- From the 1840s until the Civil War, workers came from Ireland and Germany.
- From the 1880s through the 1920s, workers were Russian Jews and Italians.
- Up to the 1960s, workers were Puerto Ricans and black migrants from the South.
- Near the end of the century, workers were Chinese and Dominicans.
Production of textiles and apparel moved to low-wage states in the South. In the last years, much production moved off shore.
It is coming back for a number of reasons:
- Wages have gone up in China and other industrial centers
- Factory safety has become a big issue
- Shipping U.S. made products is faster and cheaper
- Turnaround time on new designs is faster
- Inventory can be quickly replaced
- Communication is easier
- American consumers want the quality of “Made in America”
This is all good news as the American economy struggles to recover.
The challenge is to find skilled workers to fill the jobs. Minnesota is home to a number of companies in the textile and apparel business. They are looking everywhere for workers with experience. They are starting training programs in colleges. They also are providing job training in their factories.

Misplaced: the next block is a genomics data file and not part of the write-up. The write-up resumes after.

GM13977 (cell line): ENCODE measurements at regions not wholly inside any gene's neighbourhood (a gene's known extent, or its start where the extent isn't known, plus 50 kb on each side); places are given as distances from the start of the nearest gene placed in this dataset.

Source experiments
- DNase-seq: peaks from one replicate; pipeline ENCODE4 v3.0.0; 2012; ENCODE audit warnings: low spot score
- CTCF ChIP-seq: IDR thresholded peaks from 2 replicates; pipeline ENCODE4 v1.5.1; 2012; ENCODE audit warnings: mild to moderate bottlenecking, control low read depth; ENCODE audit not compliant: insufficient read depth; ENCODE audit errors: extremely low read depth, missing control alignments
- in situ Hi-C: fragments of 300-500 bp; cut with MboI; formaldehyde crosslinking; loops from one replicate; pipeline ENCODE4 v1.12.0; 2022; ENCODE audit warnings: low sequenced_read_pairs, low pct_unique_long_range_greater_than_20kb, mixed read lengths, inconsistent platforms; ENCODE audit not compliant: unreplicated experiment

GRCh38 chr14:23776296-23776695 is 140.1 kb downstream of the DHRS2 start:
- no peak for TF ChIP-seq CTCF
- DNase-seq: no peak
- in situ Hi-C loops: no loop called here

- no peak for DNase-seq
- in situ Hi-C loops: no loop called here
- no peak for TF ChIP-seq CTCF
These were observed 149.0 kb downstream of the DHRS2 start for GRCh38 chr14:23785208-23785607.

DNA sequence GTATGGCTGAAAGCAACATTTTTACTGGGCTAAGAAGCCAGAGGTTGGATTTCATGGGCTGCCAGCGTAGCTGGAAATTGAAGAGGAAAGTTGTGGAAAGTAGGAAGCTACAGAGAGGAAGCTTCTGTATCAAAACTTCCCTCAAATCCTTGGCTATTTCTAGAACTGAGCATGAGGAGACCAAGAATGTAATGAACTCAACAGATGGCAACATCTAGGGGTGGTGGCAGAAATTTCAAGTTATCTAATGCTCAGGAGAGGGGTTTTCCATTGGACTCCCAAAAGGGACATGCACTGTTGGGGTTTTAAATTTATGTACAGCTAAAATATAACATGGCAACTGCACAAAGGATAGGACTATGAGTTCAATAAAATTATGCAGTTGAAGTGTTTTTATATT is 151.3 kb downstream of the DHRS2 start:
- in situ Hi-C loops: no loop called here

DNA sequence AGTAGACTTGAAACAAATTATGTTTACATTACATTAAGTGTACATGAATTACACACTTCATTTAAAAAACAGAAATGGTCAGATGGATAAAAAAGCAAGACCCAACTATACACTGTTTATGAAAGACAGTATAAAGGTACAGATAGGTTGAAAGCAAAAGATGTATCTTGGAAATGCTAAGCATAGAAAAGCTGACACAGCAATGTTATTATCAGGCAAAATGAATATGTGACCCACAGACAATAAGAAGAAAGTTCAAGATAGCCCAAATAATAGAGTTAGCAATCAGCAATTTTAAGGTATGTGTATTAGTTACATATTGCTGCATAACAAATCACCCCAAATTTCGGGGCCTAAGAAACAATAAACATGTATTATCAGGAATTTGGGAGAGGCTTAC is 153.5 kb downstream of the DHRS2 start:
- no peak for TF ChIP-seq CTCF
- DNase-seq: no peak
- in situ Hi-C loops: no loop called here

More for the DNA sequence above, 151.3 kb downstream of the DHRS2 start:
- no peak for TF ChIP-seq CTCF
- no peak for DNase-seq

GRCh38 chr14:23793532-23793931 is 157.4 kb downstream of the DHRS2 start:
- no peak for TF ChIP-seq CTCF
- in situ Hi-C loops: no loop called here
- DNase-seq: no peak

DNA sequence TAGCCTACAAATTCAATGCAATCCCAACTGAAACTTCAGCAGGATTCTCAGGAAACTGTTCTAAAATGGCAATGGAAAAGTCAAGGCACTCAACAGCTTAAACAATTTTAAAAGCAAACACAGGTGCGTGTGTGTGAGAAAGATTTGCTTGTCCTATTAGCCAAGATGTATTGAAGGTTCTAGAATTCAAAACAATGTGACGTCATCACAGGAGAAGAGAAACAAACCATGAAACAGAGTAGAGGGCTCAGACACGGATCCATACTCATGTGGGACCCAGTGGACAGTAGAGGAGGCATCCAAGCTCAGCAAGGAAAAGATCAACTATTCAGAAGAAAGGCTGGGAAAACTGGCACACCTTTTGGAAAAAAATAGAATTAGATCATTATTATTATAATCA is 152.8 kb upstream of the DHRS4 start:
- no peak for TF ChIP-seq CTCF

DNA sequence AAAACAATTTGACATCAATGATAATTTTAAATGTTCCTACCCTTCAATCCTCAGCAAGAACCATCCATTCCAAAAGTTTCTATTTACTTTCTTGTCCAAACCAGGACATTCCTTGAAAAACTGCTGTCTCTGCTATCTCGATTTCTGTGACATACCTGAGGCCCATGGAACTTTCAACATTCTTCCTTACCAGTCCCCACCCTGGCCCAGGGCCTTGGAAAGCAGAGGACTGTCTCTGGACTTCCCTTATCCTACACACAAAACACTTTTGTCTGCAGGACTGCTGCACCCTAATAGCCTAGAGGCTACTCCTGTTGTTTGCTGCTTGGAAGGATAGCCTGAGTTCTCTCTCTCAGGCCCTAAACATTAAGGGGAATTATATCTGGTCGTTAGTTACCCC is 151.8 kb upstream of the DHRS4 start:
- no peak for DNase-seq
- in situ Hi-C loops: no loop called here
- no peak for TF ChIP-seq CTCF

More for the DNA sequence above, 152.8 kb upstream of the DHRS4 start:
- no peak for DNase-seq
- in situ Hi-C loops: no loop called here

Language and math skills are crucial. Industrial sewing is a precision trade. Immigrants are seen as the new labor force. Recently workers from Burma and Ethiopia trained at a school in St. Paul.” Their goal is a certificate in sewing. Jobs will pay from $12 to $16 an hour, plus benefits.
Companies in North Carolina and Pennsylvania also are looking for workers. Said one expert, “Skills for a lot of different industries are coming back now. This includes machinists and automotive workers and sewers. I think if you have a skill when the economy gets bad, you are more likely to succeed than someone who does not.”